In 1989, Robert P. Schmitt was put in charge of a federal project to combat counterfeiting by weaving special threads into a new kind of $100 bill. Yesterday, he admitted in U.S. District Court to stealing $1.6 million worth of them.
Schmitt, 31, of the 4200 block of Kings Road, Edgewater, pleaded guilty before Judge Marvin J. Garbis to theft of government property and money laundering in the largest theft in the Bureau of Engraving and Printing's 132-year history.
The engineer, who was described as a community leader and rising star at the bureau, showed no emotion as he heard the maximum penalty -- 20 years in prison and $610,000 in fines.
Most of the money has been recovered.
Schmitt's lawyer, William McDaniels, said that he would argue at the sentencing Jan. 6 that Schmitt was on Prozac, an anti-depressant, and functioning at a "diminished capacity" when he committed the thefts last spring.
Schmitt told Judge Garbis yesterday that he no longer is taking Prozac but is seeing a psychiatrist and was taking the tranquilizer Xanax.
"It just relaxes me, to the best of my knowledge," he said.
Assistant U.S. Attorney Susan M. Ringler said as part of a plea agreement with Schmitt that she would ask for a three-year sentence and he will surrender any interest in the three properties he purchased with the stolen money.
Schmitt, who earned $66,890 in his job at the bureau, was a graduate of the Key School in Annapolis and Carnegie Mellon University. He was president of the Saunders Point Community Association last year and lived at home with his mother, 57, and his 2-year-old son at the time he was arrested.
In a prepared statement, Ms. Ringler said Schmitt was highly regarded at the bureau, where he had worked for 10 years before he resigned July 6.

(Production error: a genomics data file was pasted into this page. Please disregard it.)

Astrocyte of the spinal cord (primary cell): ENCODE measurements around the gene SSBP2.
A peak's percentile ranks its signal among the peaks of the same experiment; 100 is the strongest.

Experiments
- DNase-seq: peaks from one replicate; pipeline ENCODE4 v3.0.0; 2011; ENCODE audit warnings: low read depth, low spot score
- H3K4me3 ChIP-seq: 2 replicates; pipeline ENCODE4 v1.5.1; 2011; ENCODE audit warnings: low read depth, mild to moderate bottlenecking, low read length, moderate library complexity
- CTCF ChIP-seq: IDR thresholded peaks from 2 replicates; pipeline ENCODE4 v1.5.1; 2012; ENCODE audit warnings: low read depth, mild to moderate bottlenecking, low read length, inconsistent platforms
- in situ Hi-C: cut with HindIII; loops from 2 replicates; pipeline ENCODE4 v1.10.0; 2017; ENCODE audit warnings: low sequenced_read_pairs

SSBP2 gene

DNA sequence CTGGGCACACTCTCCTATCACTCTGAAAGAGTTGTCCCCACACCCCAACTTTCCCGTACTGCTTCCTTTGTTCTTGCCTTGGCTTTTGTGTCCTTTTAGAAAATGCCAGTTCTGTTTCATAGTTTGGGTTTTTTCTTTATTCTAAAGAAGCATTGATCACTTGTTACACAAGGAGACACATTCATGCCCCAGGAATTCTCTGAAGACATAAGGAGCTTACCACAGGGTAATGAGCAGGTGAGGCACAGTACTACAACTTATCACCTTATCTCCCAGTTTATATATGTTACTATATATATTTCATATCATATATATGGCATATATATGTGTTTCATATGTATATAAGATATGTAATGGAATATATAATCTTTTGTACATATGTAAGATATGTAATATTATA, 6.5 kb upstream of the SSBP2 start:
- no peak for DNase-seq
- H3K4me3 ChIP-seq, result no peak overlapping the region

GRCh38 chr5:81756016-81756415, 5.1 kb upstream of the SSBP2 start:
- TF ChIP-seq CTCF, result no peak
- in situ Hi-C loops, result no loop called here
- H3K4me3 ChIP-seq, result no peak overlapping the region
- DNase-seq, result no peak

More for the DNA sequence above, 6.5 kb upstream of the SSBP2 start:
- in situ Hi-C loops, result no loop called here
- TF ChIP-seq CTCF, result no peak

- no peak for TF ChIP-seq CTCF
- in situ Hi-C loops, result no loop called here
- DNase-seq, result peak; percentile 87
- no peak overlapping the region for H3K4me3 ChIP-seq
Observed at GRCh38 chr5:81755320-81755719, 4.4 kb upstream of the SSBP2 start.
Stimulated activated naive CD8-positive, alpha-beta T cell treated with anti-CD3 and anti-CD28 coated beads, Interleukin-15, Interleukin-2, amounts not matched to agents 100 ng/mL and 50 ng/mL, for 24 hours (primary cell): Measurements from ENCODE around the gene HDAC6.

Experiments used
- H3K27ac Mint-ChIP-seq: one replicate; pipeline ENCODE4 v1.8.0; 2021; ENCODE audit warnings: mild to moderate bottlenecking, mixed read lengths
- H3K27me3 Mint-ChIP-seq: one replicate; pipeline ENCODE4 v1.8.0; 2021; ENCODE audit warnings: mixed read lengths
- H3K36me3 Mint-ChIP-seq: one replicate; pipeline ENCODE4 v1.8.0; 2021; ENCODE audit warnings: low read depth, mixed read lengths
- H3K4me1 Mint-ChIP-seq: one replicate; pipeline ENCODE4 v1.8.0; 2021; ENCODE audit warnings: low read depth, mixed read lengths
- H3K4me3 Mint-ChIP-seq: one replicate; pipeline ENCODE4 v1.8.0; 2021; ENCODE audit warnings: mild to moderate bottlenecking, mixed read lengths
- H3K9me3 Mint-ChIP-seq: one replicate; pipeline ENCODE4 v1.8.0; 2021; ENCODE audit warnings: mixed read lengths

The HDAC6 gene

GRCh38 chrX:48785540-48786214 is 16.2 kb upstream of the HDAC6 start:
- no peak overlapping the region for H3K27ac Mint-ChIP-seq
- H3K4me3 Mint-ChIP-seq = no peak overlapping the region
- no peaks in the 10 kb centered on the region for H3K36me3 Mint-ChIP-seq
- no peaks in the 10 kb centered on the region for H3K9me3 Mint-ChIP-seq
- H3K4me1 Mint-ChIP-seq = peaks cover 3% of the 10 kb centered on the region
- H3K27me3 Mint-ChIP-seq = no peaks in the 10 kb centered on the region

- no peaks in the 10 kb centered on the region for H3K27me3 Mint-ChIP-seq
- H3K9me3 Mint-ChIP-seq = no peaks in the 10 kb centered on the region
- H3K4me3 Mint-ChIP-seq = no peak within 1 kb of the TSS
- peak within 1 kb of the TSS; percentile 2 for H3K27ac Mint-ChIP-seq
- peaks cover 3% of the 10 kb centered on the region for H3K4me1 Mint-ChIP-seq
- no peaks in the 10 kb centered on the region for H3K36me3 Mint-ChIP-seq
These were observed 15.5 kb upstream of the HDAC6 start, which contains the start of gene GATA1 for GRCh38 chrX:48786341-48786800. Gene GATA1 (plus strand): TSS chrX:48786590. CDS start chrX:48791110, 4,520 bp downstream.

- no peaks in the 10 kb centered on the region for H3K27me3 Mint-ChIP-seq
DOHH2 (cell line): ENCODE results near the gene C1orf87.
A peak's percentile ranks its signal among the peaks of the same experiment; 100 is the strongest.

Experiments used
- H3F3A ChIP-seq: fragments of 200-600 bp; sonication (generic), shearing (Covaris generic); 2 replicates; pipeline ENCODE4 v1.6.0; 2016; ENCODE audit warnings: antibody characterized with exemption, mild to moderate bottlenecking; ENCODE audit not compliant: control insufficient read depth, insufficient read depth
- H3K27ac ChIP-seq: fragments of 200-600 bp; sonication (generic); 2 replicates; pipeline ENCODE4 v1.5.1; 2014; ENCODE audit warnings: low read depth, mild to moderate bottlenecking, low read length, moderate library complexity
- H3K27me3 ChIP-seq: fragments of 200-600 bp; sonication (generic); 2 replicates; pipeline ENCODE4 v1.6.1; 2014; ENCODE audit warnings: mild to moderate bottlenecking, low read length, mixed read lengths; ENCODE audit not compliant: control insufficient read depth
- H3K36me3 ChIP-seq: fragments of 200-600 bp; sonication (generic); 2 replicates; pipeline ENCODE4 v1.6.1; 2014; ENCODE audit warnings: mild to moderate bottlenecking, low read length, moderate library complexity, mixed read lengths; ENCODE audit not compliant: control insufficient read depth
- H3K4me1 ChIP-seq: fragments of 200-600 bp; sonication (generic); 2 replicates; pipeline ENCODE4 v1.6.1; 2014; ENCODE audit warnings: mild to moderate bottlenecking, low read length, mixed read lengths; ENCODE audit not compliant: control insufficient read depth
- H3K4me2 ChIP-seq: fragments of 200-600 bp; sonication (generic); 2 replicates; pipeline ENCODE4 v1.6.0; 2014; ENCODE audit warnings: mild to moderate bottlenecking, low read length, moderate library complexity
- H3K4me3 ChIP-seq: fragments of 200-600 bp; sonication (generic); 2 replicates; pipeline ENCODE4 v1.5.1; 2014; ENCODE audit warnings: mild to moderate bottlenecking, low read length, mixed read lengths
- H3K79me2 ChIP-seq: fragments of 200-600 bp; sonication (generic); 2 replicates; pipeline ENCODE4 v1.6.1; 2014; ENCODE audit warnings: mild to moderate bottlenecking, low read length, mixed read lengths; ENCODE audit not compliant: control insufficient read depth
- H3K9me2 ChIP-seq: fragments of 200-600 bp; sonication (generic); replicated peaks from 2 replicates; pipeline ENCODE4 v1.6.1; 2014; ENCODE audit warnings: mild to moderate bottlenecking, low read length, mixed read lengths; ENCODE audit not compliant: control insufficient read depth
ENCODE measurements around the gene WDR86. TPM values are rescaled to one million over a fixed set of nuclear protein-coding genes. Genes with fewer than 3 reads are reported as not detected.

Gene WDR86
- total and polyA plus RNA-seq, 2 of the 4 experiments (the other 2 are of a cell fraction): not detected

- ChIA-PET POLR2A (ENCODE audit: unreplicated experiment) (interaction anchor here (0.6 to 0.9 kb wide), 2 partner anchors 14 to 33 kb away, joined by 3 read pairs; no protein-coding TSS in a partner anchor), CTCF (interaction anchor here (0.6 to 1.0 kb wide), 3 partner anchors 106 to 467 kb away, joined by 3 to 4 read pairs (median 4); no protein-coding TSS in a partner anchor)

"He consistently received favorable evaluations and worked his way up in the BEP," she said.
She said Schmitt was selected to manage the Threaded Currency Paper project, in which paper with threads was used for test runs of $100 bills. The threads could be detected with equipment available only to federal authorities.
Schmitt smuggled the cash out of the bureau's Washington, D.C., plant in two visits to its second-floor vault last spring, using keys that were available only to him and about five other top-level employees.
He hid the money in a zippered compartment in a briefcase that security guards failed to examine as he left work each day, she said.
Lawrence Zenker, a bureau spokesman, said employees now must put containers and bags carried from the plant at 14th and C streets through an X-ray machine.
Internal Revenue Service agents began looking into Schmitt's activities last May when officials at Annapolis Bank and Trust reported that the long-time customer had deposited $213,787 over two months, most it in crisp $100 bills.
Schmitt admitted the thefts June 16 in a interview with IRS agents, who searched his office, car and bank accounts the same day, Ms. Ringler said.
The agents seized $550,000 in a safe deposit box Schmitt leased at the Citizens Bank of Washington; $80,000 at the Annapolis bank; $11,200 in cash at his office and $676,300 in his 1992 Nissan 300ZX, seized by agents where it was parked about two blocks from the plant.
Ms. Ringler said Schmitt bought a $126,000 condominium in Ocean City, put a $32,000 deposit on a $162,000 vacation property on Cedar Island in Accomack County, Va., and a $5,000 deposit on a $400,000 waterfront home across the street from his mother's house in Saunders Point.